A huge experiment to produce electricity using enhanced geothermal energy is taking place underground in Utah. The United States Department of Energy (DOE) is funding an experimental pilot project drilling well over a mile deep into the Earth’s crust to access a continuous heat source for clean energy production. While the technology is in its infancy and there are questions about whether enhanced geothermal could ever be cost-competitive with other forms of clean energy production, the DOE is convinced that it’s a good enough idea to spend hundreds of millions of dollars on.
Today, geothermal energy makes up a tiny fraction of energy production on a global scale. All told, it makes up less than 1% of the world’s primary energy supply. This is because currently, geothermal is only produced in geologically anomalous places where water carrying the residual heat of the Earth’s core has cracked through to the surface via hot water vents like hot springs or geysers. “Iceland, straddling two diverging tectonic plates, hits a geological jackpot and produces about a quarter of its electricity that way; in Kenya, volcanism in the Great Rift Valley helps push that figure to more than 40 percent,” Wired recently reported. “In the US, it’s just 0.4 percent, almost all of it coming from California and Nevada.”
The idea behind enhanced geothermal energy is that if you drill down deep enough, geothermal energy can be produced anywhere – not just the places where heat happens to be more accessible closer to the surface. Until recently, the idea was a bit more science fiction than fact, but drilling technologies have improved immensely thanks to the fracking boom of the last few decades. Whereas deep drilling and cracking through rock used to be a headache with little guarantee of success, it’s now a much more exact science.
What’s more, geothermal offers some extremely enticing benefits that other clean energies do not. First and most importantly, it’s a potential baseload power source, meaning that it produces steadily and continuously. This is a huge advantage over more popular renewable energies like wind and solar power, which are variable, as they depend on weather, seasons, and the time of day for production. And peaks of production rarely line up neatly with peaks of demand. This creates a huge challenge for the nascent energy storage sector, as well as our aging power grids, which were not designed with variable energy in mind. As such, a baseload clean energy source solves a number of the clean energy revolution’s most wicked problems – if it can be effectively scaled up and out.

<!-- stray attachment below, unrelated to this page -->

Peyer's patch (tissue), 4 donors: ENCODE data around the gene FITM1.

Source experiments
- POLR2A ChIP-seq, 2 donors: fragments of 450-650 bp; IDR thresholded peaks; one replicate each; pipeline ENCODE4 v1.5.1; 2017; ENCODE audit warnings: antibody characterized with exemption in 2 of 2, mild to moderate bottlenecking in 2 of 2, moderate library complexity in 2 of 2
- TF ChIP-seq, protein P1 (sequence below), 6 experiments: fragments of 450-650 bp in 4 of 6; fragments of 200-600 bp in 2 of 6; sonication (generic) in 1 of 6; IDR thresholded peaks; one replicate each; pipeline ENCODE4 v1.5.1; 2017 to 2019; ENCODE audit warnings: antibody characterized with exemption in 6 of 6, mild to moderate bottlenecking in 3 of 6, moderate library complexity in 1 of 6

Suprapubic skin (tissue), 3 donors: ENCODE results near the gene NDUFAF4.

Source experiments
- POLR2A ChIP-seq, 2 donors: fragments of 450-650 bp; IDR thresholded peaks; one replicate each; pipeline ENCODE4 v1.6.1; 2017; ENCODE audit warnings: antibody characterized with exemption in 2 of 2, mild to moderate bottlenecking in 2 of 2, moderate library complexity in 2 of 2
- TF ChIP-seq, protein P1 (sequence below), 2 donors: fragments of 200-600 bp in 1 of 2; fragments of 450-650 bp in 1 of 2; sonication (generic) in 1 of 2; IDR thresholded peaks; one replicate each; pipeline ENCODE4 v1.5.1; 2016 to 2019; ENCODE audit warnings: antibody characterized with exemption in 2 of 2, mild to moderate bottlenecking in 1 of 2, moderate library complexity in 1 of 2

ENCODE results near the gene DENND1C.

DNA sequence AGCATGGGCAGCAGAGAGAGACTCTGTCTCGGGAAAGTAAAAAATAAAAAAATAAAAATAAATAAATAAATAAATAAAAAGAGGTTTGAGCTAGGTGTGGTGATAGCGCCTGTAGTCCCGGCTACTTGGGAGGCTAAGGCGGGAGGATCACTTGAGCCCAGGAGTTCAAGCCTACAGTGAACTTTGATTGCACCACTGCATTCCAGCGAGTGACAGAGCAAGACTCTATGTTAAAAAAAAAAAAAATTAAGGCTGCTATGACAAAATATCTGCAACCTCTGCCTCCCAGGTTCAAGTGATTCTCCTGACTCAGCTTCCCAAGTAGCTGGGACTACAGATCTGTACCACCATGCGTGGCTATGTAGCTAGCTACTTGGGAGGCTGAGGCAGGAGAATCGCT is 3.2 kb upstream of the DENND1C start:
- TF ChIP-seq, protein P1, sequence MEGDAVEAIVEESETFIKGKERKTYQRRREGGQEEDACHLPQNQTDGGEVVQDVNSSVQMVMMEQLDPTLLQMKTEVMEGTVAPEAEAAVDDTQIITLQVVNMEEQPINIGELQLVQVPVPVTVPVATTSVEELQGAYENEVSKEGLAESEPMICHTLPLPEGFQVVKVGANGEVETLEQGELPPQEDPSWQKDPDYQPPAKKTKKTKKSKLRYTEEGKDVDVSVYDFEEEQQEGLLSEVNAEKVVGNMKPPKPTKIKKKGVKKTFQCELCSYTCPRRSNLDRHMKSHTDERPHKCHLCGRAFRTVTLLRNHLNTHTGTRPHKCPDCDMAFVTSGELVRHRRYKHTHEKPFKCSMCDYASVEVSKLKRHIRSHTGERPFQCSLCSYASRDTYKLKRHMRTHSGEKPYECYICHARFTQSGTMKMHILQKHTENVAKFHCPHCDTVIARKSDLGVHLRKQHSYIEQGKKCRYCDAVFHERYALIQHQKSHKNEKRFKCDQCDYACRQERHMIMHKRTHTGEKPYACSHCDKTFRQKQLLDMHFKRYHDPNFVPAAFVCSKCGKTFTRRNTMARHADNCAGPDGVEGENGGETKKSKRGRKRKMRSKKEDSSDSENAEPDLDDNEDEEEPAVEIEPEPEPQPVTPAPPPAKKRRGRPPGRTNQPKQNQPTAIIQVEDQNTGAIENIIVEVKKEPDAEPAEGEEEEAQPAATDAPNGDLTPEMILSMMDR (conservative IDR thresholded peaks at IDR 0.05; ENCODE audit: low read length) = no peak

Second, enhanced geothermal energy takes up much less surface area than other forms of renewable energy production. Land use is currently one of the biggest hurdles for clean energy expansion as disputes and competition for land tie up industrial-scale solar and wind farms around the country and around the world. Late last year, global management consulting firm McKinsey & Company released an analytic report naming land shortages as one of three key challenges facing the renewable revolution, along with long permitting processes and gravely under-prepared power grids. “Utility-scale solar and wind farms require at least ten times as much space per unit of power as coal- or natural gas–fired power plants, including the land used to produce and transport the fossil fuels,” McKinsey reports, adding that “wind turbines are often placed half a mile apart, while large solar farms span thousands of acres.” Since enhanced geothermal’s reach is down into the earth, and not across landscapes, it could be a key workaround for such issues.
While geothermal presents some key advantages and circumvents some of the biggest pitfalls of the renewable revolution, however, enhanced geothermal is still wickedly expensive, and by no means easy. While the up-front costs are considerable, however, the operational costs are relatively low. And once the heat source is tapped, it’s a gift that keeps on giving, forever. “The question is whether [enhanced geothermal systems] will be more or less practical than building a nuclear plant or a dam or installing carbon capture at a natural gas plant,” says journalist Gregory Barber, who has written about geothermal energy for Wired. “There are good reasons to think it will be—especially if you factor in safety and ecological concerns presented by the alternatives—but it's early.”
By Haley Zaremba for Oilprice.com
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